No, this is not another indictment of economists Reinhart and Rogoff and the errors that allegedly set in motion a global austerity tsunami. This is about another Harvard star—Niall Ferguson, the historian and contributor to The Daily Beast who is adored by conservatives for his support of capitalism and western values.
Last Thursday, Ferguson lost some of his disciples after blurting out a comment about British economist John Maynard Keynes. Financial Advisor magazine first reported that Ferguson described Keynes as an “effete” member of society who was more likely to discuss poetry with his wife than procreate. He was implying that people—even economists!—who have no children don’t care about the future.
To his credit, Ferguson didn’t hesitate to offer an “Unqualified Apology.” He wrote in his blog:
I had been asked to comment on Keynes’s famous observation “In the long run we are all dead.” The point I had made in my presentation was that in the long run our children, grandchildren and great-grandchildren are alive, and will have to deal with the consequences of our economic actions.
But I should not have suggested – in an off-the-cuff response that was not part of my presentation – that Keynes was indifferent to the long run because he had no children, nor that he had no children because he was gay. This was doubly stupid. First, it is obvious that people who do not have children also care about future generations. Second, I had forgotten that Keynes’s wife Lydia miscarried.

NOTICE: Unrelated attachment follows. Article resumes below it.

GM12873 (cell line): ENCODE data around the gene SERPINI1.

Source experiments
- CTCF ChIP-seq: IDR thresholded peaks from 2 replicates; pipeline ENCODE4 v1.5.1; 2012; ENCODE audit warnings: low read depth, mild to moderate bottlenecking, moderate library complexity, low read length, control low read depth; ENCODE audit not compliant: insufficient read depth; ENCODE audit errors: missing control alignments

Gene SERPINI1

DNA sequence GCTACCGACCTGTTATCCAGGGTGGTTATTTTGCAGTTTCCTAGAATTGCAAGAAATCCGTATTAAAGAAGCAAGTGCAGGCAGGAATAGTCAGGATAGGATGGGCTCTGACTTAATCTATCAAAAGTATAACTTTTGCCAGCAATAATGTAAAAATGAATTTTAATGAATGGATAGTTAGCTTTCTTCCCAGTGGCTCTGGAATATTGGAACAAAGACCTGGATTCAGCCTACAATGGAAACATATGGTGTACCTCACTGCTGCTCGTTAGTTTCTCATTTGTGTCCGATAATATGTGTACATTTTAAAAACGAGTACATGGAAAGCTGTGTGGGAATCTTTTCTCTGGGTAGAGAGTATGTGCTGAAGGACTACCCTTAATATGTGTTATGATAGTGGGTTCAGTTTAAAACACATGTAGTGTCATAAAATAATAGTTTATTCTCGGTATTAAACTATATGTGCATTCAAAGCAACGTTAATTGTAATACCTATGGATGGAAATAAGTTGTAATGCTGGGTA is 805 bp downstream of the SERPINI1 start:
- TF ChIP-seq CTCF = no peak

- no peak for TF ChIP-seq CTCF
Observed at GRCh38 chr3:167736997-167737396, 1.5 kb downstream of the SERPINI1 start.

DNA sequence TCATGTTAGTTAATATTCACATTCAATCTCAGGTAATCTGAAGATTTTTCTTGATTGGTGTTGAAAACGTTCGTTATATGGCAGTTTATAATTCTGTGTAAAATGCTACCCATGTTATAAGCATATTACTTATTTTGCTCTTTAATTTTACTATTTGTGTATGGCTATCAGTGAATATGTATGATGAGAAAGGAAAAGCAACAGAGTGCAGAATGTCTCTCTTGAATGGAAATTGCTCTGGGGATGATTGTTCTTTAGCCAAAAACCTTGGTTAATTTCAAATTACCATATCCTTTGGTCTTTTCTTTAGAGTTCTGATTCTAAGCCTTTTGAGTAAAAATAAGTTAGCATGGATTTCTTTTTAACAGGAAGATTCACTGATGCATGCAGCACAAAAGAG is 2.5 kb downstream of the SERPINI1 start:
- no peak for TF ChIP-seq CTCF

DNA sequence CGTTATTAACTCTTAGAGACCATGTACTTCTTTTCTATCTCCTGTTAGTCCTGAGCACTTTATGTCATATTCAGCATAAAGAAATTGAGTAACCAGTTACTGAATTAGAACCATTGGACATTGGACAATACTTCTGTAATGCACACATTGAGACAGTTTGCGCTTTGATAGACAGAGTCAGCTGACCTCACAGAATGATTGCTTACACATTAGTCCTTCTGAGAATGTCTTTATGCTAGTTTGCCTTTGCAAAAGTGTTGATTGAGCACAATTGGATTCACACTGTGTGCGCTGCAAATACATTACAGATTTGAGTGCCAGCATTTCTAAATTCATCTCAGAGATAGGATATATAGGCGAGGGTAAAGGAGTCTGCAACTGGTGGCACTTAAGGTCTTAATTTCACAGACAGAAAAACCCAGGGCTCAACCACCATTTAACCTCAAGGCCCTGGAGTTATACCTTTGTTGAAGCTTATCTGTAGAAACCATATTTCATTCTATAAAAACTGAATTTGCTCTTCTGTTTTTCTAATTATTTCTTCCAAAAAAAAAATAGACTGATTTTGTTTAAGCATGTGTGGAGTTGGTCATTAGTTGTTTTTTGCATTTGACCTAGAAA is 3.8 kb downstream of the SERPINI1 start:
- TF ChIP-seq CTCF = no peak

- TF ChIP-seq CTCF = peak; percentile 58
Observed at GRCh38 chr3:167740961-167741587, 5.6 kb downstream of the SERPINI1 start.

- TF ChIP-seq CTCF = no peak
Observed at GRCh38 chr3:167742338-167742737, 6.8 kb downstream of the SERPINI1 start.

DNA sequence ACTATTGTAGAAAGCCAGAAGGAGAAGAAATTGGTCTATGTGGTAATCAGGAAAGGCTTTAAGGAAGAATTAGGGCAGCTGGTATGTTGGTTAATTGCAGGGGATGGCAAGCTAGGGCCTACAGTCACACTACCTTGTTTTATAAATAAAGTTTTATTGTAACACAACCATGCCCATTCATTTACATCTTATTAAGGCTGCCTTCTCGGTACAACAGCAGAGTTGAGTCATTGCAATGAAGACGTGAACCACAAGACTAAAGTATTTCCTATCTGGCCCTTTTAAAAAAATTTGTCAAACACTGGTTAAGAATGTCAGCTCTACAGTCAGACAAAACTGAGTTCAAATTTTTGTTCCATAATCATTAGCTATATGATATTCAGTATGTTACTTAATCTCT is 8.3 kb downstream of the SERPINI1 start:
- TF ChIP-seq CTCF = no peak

My disagreements with Keynes’s economic philosophy have never had anything to do with his sexual orientation. It is simply false to suggest, as I did, that his approach to economic policy was inspired by any aspect of his personal life. As those who know me and my work are well aware, I detest all prejudice, sexual or otherwise.
My colleagues, students, and friends – straight and gay – have every right to be disappointed in me, as I am in myself. To them, and to everyone who heard my remarks at the conference or has read them since, I deeply and unreservedly apologize.
Well, that’s something. But isn’t it astonishing how easily slips of the tongue reveal deep-seeded prejudice. Last Friday Dick Harpootlian, former chairman of the South Carolina Democratic Party took a shot at Republican Governor Nikki Haley, an Indian American. He told a crowd to “send Nikki Haley back to wherever the hell she came from.” Peter Beinart, columnist for The Daily Beast, said, “If Dick Harpootlian were a Republican, liberals would be jumping over one another to call him a bigot.”
We can roll a long list of gaffes, some more egregious than others. But Yale University did it for us with its notable quotes of 2012: Here are a few from their list that prove, “In the long run we are all dead.”
1. “There are 47 percent of the people who will vote for the president no matter what--who are dependent upon government, who believe that they are victims.”
— Mitt Romney, remarks at private fundraiser, Boca Raton, Florida, May 17
2. “I went to a number of women’s groups and said, ‘Can you help us find folks?’ and they brought us whole binders full of women.”
-— Mitt Romney, second presidential debate, Hempstead, New York, Oct. 16
3. “If you’ve got a business — you didn’t build that.”
— Barack Obama, remarks at campaign appearance, Roanoke, Virginia, July 13
4. 6. “If it’s a legitimate rape, the female body has ways to try to shut that whole thing down.”
— Missouri Republican senatorial candidate Todd Akin, KTVI-TV interview, Aug. 19
5. You hit a reset button for the fall campaign--everything changes. It’s almost like an Etch A Sketch. You can kind of shake it up and we start all over again.”
— Romney senior campaign adviser Eric Fehrnstrom, CNN interview, March 21